On my blog, I tried for a while to get the term “Euromess” to catch on. Fail. The world seems to have settled on “the European debt crisis” as the accepted term for the run on sovereign bonds that’s bedeviling the euro area. So I gave in and started calling it “the European debt crisis,” too. Now I’m regretting it.
I’ve spent the last week in Germany talking to policymakers, business leaders and bankers. One thing has become clear: This isn’t a debt crisis. This is a crisis first of growth, then of institutions, and only then of debt.
It’s easy enough to prove that this is about more than debt. Let’s start with a puzzle.
Q: What do these six numbers stand for — 81, 100, 67, 121, 81, 84 — and what don’t they have in common?
A: According to the International Monetary Fund, those are the respective percentages of gross debt to gross domestic product for the U.K., the U.S., Spain, Italy, France and Canada. But the U.K., the U.S. and Canada can each borrow for 10 years at a rate slightly above 2 percent. Spain, which has the lowest debt-to-GDP ratio of the bunch, is paying more than double that. And note that the U.S. and the U.K., in addition to having larger debt-to-GDP ratios than Spain, also have the largest total debts of any nation on the list.
This is about much more than debt, and the Germans and the European Central Bank know it. They could stop the run on the European periphery. But they don’t want to. They see it as an opportunity. The run is exposing underlying deficiencies in the euro area and putting the periphery economies under enormous pressure, and that’s giving Germany and the European Central Bank the leverage they need to make changes to the currency union itself.
The institutional concerns were put quite starkly in a recent report from UBS. “The euro should not exist,” the report stated. “More specifically, the euro as it is currently constituted — with its current structure and current membership — should not exist.”
That’s basically the German take, too. You hear it everywhere you go. “You can’t have a currency union without a fiscal union.” Some say they need a political union, too.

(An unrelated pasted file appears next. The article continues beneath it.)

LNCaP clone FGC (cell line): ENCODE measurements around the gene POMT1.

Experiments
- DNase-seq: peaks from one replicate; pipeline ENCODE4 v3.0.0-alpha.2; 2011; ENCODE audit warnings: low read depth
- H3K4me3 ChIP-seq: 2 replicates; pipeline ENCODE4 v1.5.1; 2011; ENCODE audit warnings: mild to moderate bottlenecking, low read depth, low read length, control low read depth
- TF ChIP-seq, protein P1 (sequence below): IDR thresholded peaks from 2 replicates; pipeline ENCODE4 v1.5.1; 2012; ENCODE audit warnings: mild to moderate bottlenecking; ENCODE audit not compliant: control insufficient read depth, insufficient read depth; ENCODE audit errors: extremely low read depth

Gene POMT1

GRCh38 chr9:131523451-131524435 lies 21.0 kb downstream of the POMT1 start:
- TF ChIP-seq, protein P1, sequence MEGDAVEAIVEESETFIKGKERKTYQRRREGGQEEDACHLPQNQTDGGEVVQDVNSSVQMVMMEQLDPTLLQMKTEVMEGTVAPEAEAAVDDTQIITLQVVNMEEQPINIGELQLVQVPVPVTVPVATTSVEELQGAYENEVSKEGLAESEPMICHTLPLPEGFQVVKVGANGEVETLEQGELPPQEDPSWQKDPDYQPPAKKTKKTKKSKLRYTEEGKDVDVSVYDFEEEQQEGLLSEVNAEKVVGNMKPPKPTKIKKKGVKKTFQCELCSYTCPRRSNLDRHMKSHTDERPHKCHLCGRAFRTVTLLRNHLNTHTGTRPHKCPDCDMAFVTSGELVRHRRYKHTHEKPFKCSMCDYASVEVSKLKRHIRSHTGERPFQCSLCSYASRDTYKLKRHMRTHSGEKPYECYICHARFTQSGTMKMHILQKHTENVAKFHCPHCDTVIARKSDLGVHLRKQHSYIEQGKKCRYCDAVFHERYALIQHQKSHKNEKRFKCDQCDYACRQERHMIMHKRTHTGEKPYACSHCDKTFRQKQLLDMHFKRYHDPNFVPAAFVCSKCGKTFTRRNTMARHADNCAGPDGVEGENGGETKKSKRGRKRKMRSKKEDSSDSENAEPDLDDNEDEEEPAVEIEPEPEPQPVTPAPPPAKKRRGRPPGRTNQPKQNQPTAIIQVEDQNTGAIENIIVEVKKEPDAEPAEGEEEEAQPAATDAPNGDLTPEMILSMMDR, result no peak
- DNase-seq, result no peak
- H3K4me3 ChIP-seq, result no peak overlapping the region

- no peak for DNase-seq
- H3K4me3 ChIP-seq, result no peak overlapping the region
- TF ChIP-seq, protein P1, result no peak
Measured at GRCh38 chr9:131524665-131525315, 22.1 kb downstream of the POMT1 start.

But the truth is, Europe can have all that and still fail because the crisis has another powerful driver: slow growth. The Organisation for Economic Co-operation and Development projects that, continent-wide, Europe will grow 0.6 percent in 2012 and 1.7 percent in 2013. Remove the strong performers like Germany and the Netherlands and it’s quickly apparent that the growth prospects for the others are grim.
From about 1997 to 2005, Italy and Spain were actually cutting their debt-to-GDP levels. But then the housing bubble popped, and so too did their growth. The result was a drop in public revenue, a rise in spending and ballooning deficits. The austerity packages both countries are now implementing will cut growth prospects further.
And that’s where things really get tricky. Europe’s institutional crisis is tough but ultimately solvable. It’s not clear the same can be said for the European growth crisis.
The Germans have a prescription: Be more German! After all, Germany was “the sick man of Europe” as recently as a decade ago. Tough reforms and a laser focus on exports brought the economy back. But one of the reasons it’s hard for the European periphery to be more German is, well, Germany.
Germans admit this. They’ve been the big winner in the euro. Their exports are cheaper than they have any right to be, because their currency is cheaper than it has any right to be. And that’s because weak economies like Greece, Italy, Portugal and Spain are using it.
The big losers of the euro are, at this point, those same weak economies. Normally, countries in their situation would devalue their currency and try to grow through exports. But they can’t. And to make matters worse, they share a currency with Germany. Just as they drag the euro down, Germany pulls it up. So while Germany’s exports are cheaper than they should be, those of southern Europe are more expensive. The euro is making those countries less competitive and less able to grow.
But they can’t just leave the union. If a weak economy tried to exit the euro area, the run on its financial institutions would be instant and unstoppable. The economic chaos would make the current tribulations look like a walk in the park. So to their dismay, now that those nations are in, they can’t get out.
A deal is on the table: If the weak nations join the fiscal union, Germany and the European Central Bank will mount a rescue and the debilitating run on government bonds will be over. But the weak nations worry that without better growth prospects, joining the fiscal union means giving up sovereignty over their budgets and accepting economy-crushing austerity.
In other words, if the prospects for growth were good, the institutional changes would be an easy sell and the debt problems would mostly take care of themselves. However, if the growth isn’t there, then ultimately the institutional reforms won’t be sustainable, because the nations on the periphery won’t be able to reduce debt burdens without destroying their economies.
That’s why the situation is rightly understood as the European growth, institutions and debt crisis — in that order. Somehow, I doubt that name will catch on, either.